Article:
The Dangers of Decoupling

What Our Failed Startup Can Teach Others About Organizational Distance

Amanda Silver
Apr 14, 2020 · 6 min read
Photo by Anne Nygård on Unsplash

During the last few months of 2017 I was in a constant state of outrage. I woke up every morning terrified of the next inevitable crisis, exhausted from putting out fires. I was tired of wasting my breath shouting into a digital void, asking for recognition of the problems that were escalating every day.

The startup I was working at was a few months from shutting down, and at this point it was too late to turn things around. Looking back, I don’t think we would have made it in the long-term, but what I do believe with certainty is that organizational distance played a role in ensuring that failure. The outsourcing, remote work, automation, and geographic distribution that were part of our strategy to be lean and resource efficient ultimately blocked us from working as an aligned unit.

The sudden arrival of social-distancing and shelter-in-place orders across the world have catalyzed ongoing discussions about the benefits and challenges of a remote working environment. Now, to be clear, the 34% of US workers who are able to keep their jobs remotely — those who haven’t been laid off or aren’t forced to put their lives at risk as they perform their jobs — are the lucky ones. But if remote-work and an ongoing shift towards contract labor remain a norm of business operations moving forward, what are the consequences for workers and their employers?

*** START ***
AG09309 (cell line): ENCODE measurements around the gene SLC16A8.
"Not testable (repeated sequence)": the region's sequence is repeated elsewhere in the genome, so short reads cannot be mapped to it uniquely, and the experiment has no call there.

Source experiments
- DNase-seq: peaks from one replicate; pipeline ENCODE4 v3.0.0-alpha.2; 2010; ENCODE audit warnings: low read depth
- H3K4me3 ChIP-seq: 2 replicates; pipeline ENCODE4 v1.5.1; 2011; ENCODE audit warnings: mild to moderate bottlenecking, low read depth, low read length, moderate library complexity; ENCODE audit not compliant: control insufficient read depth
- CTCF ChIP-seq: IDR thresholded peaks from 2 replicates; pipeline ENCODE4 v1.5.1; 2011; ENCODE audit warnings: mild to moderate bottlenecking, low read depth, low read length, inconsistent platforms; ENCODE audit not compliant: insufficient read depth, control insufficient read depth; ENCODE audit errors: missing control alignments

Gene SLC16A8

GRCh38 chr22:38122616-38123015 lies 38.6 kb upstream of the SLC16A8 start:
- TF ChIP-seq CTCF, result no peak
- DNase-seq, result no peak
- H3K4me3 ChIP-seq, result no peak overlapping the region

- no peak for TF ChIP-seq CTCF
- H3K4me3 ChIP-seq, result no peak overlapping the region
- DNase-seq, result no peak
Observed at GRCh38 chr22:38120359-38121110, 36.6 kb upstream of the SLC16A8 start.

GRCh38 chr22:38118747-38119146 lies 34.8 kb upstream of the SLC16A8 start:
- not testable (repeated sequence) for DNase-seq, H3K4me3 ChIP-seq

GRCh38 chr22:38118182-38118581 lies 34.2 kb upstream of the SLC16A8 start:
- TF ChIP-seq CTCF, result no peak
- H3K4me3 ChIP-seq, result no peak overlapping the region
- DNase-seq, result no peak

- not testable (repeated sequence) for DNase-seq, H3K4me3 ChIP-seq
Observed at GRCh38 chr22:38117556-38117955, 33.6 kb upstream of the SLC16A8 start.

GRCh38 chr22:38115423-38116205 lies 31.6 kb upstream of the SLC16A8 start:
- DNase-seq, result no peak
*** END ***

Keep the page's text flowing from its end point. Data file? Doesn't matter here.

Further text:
Tracing Recent Trends of Employee Relations

Remote-work can be posited as the next phase in an ongoing trend away from New Deal era Fordist employment models, where the labor force was organized under large fixed bureaucracies, and further into Post-Fordist flexible specialization, characterized by a condensed core of full-time human capital and a decoupled periphery of temporary workers and outsourced job functions.

I don’t expect, nor do I encourage, a return to the more permanent loyalty-based institutional model that was the norm of the 1950s (which had its own problems of fostering corporate glut, and imposing rigid and expensive requirements on businesses). But I do want to question and problematize the logic of flexible specialization, which has frequently been taken as a truism when it comes to building efficient organizations.

Although this is a gross simplification, one might see the shift towards functional decoupling as follows: if we picture organizations as individual bodies, then we have decided to devote all of our resources to our core. In other words,

Because sometimes we’re sitting down, we should only send blood to our legs when we need to go for a walk.